A Departure From Our Usual Programming

I must confess that I have found the events of the last few weeks mighty unsettling, for what they mean not just for the US and the world economy, but the possible implications for geopoltics and our own political processes. We are seeing big shifts along a lot of major fault lines.

I found this to be a bit of a pick-me-up. It is from an odd film of the 1970s, O Lucky Man, directed by Lindsay Anderson (of If fame) with Malcolm McDowell.

The movie uses the device of cutting away from action to the band, making it a Greek chorus that provides cynical observations about modern life in deceptively upbeat-sounding songs. But the theme song for the movie seems a good reminder right now:

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  1. Yves Smith

    I have the soundtrack from Paprika, and am also a big Miyazaki fan. But have not gone into anime that much, so will check your recommendation out.

    Alan Price is great. Lyrics count a lot for me, and all the songs in O Lucky Man! are deceptively clever.

  2. bg

    “We are seeing big shifts along a lot of major fault lines.”

    This metaphor implies long term built up pressures suddenly released. There is destruction close to the rupture, but stability is restored.

    That might be an optimistic metaphor for this situation.

  3. Yves Smith


    Depends if your time frame is geological or more like a human lifetime, and whether you have a vested interest in major infrastructure along said fault lines.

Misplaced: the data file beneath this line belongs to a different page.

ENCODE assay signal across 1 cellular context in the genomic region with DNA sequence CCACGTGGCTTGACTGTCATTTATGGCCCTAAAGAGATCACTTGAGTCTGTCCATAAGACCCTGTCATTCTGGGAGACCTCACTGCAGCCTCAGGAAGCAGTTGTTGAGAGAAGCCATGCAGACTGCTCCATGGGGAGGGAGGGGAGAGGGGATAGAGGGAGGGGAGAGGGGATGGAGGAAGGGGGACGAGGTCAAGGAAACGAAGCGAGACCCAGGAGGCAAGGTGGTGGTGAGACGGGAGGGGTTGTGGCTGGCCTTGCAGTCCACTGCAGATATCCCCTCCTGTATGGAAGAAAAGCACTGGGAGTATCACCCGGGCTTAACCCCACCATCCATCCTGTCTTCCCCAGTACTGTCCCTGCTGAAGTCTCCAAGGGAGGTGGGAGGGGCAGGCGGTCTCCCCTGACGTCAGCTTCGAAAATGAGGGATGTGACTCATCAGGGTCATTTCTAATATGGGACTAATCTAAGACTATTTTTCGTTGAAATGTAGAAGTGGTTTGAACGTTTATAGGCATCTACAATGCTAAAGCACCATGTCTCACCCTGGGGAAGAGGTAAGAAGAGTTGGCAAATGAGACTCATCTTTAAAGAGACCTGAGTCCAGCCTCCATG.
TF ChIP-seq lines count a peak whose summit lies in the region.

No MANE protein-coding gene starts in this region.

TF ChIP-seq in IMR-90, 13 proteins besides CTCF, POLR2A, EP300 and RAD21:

4. Anonymous

    Absolutely fantastic movie.

    Love the scene with the human pig hybrid . . . ugh!

    But a lot of truth in that film and a blast to watch.

  5. satan

    What we are experiencing is a major power shift of the kind not seen in over 200 years. Any objective person could have seen it coming in the last decade.

    1] World War I was the definitive beginning of the end of western military supremacy, this economic cascade is the definitive beginning of the end of western economic dominance.

    The reality is that the west can no longer lecture or threaten other countries to do things, unlike the ‘good old days’. I however do not think that the west will accept this new position easily, and will try to push on a string with disastrous consequences.

    2] This also marks the beginning of the end of a certain pattern of thinking and behavior that had dominated the west for the last 2-3 decades. This pattern of thinking involved feminised behavior, vanity, NIMBYnes, pseudo-environmentalist consciousness and other ideas that have no relationship with observable facts and reality.

    Ideas like land zoning, super safe, no-risk, treating every ‘hyper’ boy for ADHD will now hopefully be consigned to the dustbin of history.

    3] For the past 30 years, many in the west also believed that they knew ‘everything’ there was to know. That is why mathematical models of reality from climate models to economic models were so persuasive. Well.. reality does not care about models.

    Hopefully, now that this hubristic mindset has reached it’s logical endpoint, people will realize that our understanding of the universe and reality is incomplete and try to discover more. This belief set has hurt the growth of science in the last 3 decades. It is not a coincidence that few original (and revolutionary) ideas originated in the last 3 decades, especially the last 15 years.

    Hopefully, now people will see the light (though I am not going to hold my breath on this one)

    4] In the last 30 years we have also allowed many professions that contribute little to human progress like corporate lawyers, hedgefundies, investment bankers etc keep on increasing their renumerations. Even professions like doctors, managers have received pay raises that are disproportionate to their impact on society. Now we will have to make some harsh decisions and measure peoples compensations by quantifying their true impact on society.